Human obesity is a major public health problem that is driven by a complex combination of behavioral, genetic, environmental, biological and neurobiological factors. Neuroimaging studies in humans find altered dopamine (DA) function and reward-related behavior associated with obesity but conflicting findings limit our understanding of these complex relationships.

The Hershey Lab has received funding from NIH (Central Dopamine Receptors in Obesity, DK085575), to investigate striatal D2 dopamine receptors (D2R; measured with a novel, highly specific D2R PET radioligand [11C]N-methyl)benperidol ([11C]NMB)) in non-diabetic obesity. We found that D2R binding was not related to BMI, but was related to obesogenic eating, reward-related traits and genetic markers of DA signaling across both obese and normal weight subjects. Furthermore, we found that lower glucose-induced pancreatic insulin release in non-diabetic subjects related to altered reward-related traits. Together, these data suggest that dopamine, insulin and reward may be linked in ways that help us understand neurobiological risk for and response to obesity.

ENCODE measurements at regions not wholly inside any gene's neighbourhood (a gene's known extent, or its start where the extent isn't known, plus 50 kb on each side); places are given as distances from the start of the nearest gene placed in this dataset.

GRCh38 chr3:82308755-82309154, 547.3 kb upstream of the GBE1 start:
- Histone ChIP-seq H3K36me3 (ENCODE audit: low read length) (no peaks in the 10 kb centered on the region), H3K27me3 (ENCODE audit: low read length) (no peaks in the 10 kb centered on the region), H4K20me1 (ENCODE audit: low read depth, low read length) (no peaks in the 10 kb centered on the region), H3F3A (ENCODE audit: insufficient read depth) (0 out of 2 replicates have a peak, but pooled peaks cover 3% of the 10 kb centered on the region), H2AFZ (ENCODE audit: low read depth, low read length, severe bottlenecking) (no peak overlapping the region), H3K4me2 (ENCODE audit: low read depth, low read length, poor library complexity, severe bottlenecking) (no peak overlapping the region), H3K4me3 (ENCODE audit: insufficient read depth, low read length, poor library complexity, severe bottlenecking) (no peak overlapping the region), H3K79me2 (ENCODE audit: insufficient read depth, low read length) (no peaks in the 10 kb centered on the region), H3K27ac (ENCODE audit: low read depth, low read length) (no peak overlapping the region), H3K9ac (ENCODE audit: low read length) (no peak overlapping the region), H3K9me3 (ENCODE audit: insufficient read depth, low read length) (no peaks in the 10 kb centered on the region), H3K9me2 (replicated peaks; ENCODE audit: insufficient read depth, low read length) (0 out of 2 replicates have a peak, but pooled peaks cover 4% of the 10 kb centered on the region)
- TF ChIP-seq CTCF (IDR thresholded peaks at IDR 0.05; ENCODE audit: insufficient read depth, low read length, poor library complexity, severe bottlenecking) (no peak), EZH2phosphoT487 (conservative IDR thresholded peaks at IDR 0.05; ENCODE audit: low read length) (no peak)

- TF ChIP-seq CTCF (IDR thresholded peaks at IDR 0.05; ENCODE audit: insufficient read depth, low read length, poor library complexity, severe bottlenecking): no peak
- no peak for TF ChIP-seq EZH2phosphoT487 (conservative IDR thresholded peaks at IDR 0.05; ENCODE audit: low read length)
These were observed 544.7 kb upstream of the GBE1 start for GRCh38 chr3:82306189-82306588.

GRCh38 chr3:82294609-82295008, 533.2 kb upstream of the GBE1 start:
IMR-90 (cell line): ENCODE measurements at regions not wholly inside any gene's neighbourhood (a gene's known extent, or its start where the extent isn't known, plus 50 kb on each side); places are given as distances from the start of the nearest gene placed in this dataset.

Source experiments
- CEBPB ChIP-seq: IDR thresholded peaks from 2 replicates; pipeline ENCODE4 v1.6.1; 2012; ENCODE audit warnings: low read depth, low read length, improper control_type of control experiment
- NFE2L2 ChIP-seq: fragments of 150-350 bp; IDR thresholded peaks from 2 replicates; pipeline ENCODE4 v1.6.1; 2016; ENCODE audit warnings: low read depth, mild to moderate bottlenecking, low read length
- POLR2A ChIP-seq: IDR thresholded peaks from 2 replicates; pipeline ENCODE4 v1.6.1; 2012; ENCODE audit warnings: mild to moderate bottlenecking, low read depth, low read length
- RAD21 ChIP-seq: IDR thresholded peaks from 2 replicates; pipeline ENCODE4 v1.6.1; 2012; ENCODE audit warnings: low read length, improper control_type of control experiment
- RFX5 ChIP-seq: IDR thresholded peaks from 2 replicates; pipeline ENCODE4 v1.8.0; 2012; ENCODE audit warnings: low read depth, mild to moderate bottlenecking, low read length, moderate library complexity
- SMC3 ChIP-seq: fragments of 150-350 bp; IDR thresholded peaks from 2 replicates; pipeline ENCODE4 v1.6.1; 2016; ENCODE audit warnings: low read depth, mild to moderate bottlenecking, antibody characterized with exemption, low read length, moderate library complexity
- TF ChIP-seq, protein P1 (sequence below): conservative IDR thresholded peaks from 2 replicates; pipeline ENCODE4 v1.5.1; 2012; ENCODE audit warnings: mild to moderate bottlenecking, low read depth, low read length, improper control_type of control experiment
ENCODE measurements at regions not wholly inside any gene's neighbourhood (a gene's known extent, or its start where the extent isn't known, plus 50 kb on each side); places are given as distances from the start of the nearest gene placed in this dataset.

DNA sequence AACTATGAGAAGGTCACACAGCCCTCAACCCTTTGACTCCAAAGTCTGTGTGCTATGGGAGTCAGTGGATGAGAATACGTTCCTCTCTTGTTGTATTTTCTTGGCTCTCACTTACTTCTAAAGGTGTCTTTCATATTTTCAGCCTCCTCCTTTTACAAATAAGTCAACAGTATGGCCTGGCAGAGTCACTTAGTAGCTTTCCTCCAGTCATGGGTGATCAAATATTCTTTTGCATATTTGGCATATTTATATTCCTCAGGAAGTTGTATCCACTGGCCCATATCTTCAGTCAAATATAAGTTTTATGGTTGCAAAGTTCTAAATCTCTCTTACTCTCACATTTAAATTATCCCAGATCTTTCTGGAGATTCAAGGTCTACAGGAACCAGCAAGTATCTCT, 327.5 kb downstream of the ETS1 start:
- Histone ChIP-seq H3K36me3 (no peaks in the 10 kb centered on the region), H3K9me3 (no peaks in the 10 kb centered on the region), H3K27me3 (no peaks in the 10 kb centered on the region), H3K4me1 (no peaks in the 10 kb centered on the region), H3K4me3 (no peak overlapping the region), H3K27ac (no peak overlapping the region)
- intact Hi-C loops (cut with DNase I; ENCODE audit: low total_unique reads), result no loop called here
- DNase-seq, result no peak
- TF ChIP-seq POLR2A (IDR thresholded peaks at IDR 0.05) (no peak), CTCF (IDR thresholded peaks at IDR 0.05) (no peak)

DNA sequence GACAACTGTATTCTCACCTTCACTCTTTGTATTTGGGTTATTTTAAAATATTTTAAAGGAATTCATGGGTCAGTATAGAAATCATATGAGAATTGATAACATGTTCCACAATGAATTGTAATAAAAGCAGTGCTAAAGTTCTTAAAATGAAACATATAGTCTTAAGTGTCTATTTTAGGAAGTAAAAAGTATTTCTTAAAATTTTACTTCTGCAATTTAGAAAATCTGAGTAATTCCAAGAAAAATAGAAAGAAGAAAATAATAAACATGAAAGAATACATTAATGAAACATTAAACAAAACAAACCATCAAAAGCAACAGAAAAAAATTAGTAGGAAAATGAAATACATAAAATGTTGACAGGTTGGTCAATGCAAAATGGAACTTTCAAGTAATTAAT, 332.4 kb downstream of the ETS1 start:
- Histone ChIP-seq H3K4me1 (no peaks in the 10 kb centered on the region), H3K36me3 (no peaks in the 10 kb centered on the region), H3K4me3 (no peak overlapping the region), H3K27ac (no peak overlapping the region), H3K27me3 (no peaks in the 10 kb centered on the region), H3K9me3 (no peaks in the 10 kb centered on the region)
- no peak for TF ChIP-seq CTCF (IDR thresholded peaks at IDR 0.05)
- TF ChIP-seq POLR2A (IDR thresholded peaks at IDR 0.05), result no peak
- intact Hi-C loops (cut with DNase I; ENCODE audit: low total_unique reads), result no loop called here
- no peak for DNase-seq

Third Slide

Proposed model of interactive factors linking genetics, D2R, insulin resistance and behavior in human obesity. We are continuing to test hypotheses about these proposed relationships.